At the beginning of "The Luncheon," the narrator mentions that he was short of money at the time and had only eighty francs to last for the remainder of the month. It is therefore clear that he will be uncomfortable whenever the lady requests anything expensive to eat. He is relieved by her assurance that she never eats anything or more than one thing for luncheon, but his heart sinks each time she mentions some rare delicacy.
First, the salmon is an item that does not even appear on the menu, meaning that the narrator cannot budget for it. In contrast to this is the caviar, which he knows he cannot afford. He shows his discomfiture to the reader by ordering the cheapest dish on the menu, a mutton chop, but the lady does not take the hint, continually remarking that this cheap, simple dish is too heavy for luncheon. These remarks make it clear that she has missed the point of the narrator ordering something cheap and is completely indifferent to how much of his money she spends. Throughout the story, she attributes his refusal of all the delicacies she enjoys to his eating too much mutton.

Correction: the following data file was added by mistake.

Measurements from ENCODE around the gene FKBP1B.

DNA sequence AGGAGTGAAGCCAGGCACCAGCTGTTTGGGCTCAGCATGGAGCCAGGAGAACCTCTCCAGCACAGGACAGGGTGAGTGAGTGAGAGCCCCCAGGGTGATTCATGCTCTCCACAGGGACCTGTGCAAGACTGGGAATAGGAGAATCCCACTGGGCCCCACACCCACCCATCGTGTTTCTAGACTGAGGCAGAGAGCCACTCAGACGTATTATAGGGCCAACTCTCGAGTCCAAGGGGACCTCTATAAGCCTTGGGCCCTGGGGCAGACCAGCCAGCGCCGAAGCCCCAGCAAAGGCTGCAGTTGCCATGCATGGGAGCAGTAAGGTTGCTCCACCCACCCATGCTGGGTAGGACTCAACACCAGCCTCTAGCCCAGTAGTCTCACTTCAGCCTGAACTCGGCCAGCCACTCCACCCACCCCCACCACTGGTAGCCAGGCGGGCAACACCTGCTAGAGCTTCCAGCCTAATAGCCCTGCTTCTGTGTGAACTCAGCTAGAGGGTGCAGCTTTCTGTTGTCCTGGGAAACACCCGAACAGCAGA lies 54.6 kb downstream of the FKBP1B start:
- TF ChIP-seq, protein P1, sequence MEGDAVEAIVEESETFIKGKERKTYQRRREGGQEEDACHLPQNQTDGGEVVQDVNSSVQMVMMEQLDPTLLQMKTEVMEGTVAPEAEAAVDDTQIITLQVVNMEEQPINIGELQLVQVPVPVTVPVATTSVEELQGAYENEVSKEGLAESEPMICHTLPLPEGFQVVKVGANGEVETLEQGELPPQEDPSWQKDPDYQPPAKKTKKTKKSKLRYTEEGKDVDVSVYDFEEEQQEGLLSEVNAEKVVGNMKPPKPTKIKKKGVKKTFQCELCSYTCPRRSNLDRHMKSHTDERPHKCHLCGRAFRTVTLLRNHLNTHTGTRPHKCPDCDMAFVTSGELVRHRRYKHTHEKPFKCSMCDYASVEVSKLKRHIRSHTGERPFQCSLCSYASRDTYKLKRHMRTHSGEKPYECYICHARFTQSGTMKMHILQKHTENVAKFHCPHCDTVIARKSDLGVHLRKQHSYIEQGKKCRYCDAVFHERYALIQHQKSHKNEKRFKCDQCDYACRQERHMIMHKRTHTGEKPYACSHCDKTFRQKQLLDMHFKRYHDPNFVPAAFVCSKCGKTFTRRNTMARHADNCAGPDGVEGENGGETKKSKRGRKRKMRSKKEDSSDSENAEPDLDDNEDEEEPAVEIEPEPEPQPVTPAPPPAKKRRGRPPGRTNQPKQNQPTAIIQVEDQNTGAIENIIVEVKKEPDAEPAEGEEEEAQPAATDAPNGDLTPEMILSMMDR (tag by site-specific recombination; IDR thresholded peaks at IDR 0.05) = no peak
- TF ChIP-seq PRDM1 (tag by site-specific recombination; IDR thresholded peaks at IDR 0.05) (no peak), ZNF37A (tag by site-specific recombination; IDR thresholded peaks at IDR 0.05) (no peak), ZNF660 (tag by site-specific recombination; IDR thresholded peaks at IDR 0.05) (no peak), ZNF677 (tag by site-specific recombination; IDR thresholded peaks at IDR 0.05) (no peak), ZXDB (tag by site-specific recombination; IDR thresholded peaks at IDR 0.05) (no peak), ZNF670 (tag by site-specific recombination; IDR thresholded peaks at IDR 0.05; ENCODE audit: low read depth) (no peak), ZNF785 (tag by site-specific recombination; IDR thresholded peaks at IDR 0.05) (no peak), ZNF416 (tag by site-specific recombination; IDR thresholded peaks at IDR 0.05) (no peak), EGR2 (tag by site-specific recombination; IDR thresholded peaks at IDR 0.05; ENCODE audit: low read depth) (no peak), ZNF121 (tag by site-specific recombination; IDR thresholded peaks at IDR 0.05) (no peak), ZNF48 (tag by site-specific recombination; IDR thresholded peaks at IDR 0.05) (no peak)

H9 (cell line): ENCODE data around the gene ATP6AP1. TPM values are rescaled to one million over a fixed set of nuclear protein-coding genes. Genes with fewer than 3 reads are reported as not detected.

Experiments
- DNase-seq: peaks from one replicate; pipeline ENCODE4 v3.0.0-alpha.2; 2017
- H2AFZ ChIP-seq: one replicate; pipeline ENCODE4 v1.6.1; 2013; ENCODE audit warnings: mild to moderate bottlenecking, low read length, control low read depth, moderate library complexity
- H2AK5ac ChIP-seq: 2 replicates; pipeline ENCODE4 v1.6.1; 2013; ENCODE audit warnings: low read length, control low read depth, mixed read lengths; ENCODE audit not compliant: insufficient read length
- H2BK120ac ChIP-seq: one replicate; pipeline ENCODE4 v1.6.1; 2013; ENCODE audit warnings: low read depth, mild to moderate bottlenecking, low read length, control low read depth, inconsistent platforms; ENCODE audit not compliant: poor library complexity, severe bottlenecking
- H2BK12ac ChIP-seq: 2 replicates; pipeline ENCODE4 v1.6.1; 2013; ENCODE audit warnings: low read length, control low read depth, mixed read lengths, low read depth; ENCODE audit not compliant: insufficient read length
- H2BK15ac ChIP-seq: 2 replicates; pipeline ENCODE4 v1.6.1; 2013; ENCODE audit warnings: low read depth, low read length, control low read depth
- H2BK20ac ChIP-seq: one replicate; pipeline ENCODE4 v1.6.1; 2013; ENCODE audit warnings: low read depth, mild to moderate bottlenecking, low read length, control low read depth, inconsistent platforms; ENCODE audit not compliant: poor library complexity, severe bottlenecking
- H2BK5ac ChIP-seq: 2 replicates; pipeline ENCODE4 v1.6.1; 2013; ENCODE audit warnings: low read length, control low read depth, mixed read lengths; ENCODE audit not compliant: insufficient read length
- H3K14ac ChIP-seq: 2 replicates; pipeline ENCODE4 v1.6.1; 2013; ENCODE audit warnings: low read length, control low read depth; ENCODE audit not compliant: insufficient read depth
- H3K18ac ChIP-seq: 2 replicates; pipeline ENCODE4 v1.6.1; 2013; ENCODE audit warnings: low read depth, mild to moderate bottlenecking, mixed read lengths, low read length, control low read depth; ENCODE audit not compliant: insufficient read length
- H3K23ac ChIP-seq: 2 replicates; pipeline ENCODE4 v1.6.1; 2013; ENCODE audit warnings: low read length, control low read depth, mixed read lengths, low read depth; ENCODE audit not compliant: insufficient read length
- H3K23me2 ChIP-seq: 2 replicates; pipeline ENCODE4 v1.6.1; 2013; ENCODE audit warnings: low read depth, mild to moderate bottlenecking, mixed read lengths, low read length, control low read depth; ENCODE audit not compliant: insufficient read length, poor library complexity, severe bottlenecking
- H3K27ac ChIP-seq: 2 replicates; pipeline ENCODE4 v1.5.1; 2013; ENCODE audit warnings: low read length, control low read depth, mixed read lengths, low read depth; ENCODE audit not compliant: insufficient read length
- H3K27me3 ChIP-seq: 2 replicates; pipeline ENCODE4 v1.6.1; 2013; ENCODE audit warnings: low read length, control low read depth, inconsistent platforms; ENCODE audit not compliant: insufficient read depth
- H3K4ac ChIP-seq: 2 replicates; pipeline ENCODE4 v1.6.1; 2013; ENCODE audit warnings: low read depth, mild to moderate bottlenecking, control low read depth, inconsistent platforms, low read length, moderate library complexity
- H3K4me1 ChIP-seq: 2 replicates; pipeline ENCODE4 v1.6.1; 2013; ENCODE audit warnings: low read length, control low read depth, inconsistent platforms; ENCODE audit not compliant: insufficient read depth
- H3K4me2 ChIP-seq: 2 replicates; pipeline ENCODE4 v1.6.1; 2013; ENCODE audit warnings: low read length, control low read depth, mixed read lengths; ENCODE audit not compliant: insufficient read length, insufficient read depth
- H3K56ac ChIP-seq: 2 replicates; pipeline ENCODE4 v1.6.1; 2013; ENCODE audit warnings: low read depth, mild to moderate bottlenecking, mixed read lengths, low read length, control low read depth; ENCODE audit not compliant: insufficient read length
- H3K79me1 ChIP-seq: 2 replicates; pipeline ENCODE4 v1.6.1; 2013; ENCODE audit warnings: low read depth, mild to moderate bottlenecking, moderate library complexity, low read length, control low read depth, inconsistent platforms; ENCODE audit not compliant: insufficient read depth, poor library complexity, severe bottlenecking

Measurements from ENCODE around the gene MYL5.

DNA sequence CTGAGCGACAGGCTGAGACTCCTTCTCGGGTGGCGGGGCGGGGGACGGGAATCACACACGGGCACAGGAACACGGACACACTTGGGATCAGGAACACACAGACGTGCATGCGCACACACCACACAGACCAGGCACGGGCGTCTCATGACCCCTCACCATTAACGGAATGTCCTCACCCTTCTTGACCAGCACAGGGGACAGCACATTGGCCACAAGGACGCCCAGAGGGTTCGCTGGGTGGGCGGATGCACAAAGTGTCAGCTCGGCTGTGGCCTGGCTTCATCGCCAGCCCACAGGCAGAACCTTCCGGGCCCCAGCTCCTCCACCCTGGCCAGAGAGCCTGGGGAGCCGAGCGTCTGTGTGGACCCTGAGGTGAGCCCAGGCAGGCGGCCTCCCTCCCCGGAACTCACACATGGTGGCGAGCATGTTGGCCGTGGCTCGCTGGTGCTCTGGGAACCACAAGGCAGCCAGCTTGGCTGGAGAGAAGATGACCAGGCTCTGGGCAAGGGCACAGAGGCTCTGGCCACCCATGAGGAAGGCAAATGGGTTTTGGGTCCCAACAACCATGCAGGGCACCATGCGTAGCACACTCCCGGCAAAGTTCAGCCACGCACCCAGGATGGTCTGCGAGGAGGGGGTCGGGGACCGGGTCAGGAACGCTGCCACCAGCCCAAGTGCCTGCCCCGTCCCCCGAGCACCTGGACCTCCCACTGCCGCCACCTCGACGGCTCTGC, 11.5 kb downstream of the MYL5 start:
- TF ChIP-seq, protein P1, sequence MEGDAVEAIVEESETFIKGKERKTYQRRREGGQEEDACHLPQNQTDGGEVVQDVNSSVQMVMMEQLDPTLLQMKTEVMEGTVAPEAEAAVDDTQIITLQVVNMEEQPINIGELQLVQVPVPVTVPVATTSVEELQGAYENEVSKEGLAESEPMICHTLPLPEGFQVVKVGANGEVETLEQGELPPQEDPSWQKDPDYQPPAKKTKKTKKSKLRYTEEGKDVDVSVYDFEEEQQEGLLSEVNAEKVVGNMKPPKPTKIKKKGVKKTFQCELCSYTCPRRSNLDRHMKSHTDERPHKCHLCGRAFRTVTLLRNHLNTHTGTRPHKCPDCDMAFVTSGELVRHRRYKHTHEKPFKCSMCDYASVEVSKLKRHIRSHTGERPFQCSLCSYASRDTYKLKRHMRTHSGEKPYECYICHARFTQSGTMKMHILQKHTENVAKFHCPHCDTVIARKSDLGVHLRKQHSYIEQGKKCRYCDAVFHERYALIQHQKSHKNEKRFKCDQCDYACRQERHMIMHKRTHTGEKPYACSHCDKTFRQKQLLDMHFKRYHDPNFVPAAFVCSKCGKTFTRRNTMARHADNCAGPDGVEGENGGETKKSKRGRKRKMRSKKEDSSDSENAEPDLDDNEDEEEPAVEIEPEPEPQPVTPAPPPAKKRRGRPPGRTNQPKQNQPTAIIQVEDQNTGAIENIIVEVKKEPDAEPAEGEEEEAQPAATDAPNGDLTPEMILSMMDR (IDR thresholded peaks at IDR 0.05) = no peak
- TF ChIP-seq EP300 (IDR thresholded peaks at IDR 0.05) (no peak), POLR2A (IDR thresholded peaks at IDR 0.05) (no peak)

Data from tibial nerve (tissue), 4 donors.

W. Somerset Maugham also shows the growing discomfort of the narrator both in his increasing antipathy to the lady and by his obsessive focus first on how much of his eighty francs the meal will cost, then on whether he will have anything left, and finally on whether he will be able to pay the bill at all. Topics that would usually interest him, including his own work as a writer, cease to have any interest for him as he calculates the ruinous effects of his companion's extravagance.